Ryan Reynolds, Walker Scobell, Mark Ruffalo, Jennifer Garner, Catherine Keener, Zoe Saldaña, Alex Mallari Jr.
What’s It About
The story is set in a world where time travel is real. Ryan Reynolds has to travel back from 2050 to 2018 to stop his father (played by Mark Ruffalo) from ever inventing time travel. However, he ends up landing in 2022. Now, Reynolds has to get back to 2018 with the help of his 12-year old self (played by Walker Scobell). Will the two be able to finally stop time travel from ever being a reality? Will the two be able to save the world? Well, for that you’ll have to watch the movie.
Ryan Reynolds holds the film on his shoulders throughout. His comic timing is superb and the way he delivers his one-liners is as good as ever. It’s one of those action comedies that Reynolds has become a master of in the past decade or two.
However, the surprise package of the movie is Walker Scobell. He totally knocks it off the park as the 12-year-old. He is a loudmouth, sarcastic and, at such a young age, manages to stand tall and deliver a smacker of a performance opposite someone like Ryan Reynolds. His performance is a testament to how other child artistes should perform onscreen.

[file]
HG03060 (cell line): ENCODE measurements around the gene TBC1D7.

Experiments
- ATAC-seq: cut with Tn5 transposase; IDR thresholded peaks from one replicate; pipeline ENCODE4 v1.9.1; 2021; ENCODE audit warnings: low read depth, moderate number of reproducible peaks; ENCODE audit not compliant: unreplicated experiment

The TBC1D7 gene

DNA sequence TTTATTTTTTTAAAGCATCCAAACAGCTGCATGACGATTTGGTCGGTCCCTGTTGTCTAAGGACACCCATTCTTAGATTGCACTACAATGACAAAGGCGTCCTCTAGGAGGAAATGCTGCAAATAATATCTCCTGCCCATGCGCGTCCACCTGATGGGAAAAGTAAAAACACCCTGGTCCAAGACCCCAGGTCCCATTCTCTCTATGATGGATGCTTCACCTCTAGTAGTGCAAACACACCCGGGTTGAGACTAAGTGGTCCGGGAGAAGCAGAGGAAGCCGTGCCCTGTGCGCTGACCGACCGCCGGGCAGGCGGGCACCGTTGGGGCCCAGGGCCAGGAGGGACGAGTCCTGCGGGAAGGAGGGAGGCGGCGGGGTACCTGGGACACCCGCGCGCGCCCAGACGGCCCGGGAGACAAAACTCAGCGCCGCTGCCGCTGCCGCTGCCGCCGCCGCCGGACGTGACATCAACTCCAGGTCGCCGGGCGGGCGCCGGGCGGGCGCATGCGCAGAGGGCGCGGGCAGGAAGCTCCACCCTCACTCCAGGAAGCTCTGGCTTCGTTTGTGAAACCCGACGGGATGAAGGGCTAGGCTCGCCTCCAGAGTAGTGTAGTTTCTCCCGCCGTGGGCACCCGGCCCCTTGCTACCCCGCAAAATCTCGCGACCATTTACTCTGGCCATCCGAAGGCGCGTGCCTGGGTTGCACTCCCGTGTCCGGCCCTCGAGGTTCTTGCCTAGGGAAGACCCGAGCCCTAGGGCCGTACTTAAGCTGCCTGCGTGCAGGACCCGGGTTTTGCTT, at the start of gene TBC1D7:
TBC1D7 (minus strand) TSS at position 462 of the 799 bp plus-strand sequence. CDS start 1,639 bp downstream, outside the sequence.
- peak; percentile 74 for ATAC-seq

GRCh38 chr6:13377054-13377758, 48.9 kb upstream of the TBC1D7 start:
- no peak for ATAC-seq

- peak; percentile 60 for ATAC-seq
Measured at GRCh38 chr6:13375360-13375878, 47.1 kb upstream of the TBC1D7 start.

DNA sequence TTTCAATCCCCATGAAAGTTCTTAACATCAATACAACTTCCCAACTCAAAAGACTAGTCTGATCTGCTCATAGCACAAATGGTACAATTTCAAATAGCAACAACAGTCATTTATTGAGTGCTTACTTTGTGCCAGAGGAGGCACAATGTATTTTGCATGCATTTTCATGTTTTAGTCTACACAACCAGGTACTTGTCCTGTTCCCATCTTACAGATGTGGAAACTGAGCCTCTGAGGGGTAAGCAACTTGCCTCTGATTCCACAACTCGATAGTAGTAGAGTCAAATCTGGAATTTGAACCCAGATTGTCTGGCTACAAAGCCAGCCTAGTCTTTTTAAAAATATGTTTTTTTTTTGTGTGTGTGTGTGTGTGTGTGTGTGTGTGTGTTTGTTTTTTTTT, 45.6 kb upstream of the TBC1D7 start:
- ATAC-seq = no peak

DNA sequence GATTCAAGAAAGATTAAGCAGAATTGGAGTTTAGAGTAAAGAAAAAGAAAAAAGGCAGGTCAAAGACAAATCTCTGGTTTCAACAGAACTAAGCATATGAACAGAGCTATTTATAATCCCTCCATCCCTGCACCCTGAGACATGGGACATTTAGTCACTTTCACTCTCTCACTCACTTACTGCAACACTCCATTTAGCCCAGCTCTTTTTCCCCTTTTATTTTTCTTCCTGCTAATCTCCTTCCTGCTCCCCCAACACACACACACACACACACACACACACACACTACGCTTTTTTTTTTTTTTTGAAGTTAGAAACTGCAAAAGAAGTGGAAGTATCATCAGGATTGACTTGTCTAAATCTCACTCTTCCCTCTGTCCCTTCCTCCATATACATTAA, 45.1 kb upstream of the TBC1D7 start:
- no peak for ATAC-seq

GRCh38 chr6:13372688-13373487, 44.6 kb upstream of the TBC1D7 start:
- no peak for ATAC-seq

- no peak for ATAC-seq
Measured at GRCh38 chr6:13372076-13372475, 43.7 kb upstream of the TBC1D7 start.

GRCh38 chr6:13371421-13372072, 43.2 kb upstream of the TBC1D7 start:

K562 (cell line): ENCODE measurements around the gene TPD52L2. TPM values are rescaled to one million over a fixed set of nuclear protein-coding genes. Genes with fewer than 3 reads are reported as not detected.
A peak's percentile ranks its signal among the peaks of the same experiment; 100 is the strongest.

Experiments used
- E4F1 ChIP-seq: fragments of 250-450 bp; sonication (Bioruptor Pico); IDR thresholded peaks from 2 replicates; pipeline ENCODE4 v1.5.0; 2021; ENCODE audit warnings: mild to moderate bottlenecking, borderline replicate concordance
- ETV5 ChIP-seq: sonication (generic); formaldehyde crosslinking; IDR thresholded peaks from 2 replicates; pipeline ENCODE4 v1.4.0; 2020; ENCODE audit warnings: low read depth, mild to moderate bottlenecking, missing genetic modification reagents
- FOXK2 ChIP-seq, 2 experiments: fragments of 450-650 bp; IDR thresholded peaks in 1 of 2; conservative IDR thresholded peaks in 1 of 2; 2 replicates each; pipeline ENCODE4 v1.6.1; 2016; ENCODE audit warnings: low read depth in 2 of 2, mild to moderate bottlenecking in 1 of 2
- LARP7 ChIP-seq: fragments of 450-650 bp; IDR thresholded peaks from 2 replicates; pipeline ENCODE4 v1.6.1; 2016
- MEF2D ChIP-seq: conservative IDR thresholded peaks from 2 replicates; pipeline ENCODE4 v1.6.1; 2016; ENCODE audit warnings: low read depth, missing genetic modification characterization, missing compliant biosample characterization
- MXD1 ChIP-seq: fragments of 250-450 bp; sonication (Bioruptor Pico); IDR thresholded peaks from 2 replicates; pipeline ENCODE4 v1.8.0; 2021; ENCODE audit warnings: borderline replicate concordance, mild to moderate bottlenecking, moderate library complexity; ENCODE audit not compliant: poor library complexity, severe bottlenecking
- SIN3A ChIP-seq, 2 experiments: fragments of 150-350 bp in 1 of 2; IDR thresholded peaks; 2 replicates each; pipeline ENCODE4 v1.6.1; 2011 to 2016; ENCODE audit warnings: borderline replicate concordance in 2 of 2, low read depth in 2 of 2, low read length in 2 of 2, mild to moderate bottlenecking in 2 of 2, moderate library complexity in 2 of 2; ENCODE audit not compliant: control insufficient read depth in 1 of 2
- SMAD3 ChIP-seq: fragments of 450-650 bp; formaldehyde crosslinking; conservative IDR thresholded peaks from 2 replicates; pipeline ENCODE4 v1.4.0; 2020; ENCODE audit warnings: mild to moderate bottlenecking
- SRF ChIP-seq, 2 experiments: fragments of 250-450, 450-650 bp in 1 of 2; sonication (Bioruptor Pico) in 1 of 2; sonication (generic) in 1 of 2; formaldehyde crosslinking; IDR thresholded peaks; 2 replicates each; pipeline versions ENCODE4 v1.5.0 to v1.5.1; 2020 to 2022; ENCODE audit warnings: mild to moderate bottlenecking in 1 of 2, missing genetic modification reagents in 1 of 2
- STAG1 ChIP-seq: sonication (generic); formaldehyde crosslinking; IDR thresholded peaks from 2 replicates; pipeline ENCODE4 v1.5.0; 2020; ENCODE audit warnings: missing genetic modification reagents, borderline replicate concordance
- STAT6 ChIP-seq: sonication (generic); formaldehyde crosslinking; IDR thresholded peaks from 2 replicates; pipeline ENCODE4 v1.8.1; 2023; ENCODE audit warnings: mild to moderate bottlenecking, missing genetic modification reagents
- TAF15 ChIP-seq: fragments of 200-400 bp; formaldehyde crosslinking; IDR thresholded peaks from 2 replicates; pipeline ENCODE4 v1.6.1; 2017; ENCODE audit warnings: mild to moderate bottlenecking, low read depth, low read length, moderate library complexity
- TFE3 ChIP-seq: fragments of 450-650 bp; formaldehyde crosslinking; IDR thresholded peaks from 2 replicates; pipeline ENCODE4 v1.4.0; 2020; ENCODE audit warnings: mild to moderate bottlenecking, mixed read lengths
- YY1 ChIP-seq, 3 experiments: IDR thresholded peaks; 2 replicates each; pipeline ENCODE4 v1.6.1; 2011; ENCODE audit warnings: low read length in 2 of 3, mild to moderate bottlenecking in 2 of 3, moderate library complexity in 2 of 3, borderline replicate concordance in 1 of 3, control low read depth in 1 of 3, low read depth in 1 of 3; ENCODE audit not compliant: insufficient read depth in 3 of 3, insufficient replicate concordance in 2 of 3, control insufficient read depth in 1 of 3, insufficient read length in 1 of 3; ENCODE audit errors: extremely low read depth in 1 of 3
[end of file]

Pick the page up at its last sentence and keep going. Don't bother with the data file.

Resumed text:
Cinematographer Tobias Schliessler has created a world that’s worth the visuals. The locales, and even when it’s shot in the studios, the world that he has managed to create is fantastic.
Well, Ryan Reynolds is playing too much into his comfort zone for the past many years now. While he is definitely good in the movie, as an audience you’re expecting to see him in some other character. Sadly, even this character is on the same arc as many of his recent films, and therefore a slight disappointment.
Actors like Mark Ruffalo, Jennifer Garner and Zoe Saldaña have been given lesser screen time, and that invariably makes this film an entire Ryan Reynolds narrative. A bit more depth into building their characters would have made the story wholesome.
Director Shawn Levy is not in his ‘Free Guy’ mode. In his last film with Ryan Reynolds, ‘Free Guy’, he had sort of managed to get that perfect blend of imaginative creation. Here, even though it looks a lot imaginative, it never feels that way. The presentation could have been a lot smoother. The transition between what’s happening now and what’s happening in future and what’s happening in the past is a bit unclearly defined, which makes it difficult for the viewer to know the exact timelines.
The editing by Dean Zimmerman and Jonathan Corn is quite mismatched as the flow of the timelines isn’t too clear. Also, this is one of the very few films where the editor chopped it a bit too much, and a little more of a screen time for the supporting cast wouldn’t have had hurt the audience’s viewing pleasure. Rather it would have given a lot more depth and relatability to the characters.
While this is not as fun or as well made as Reynolds-Levy’s ‘Free Guy’, this too is a good one time watch. I am going with 2.5 stars.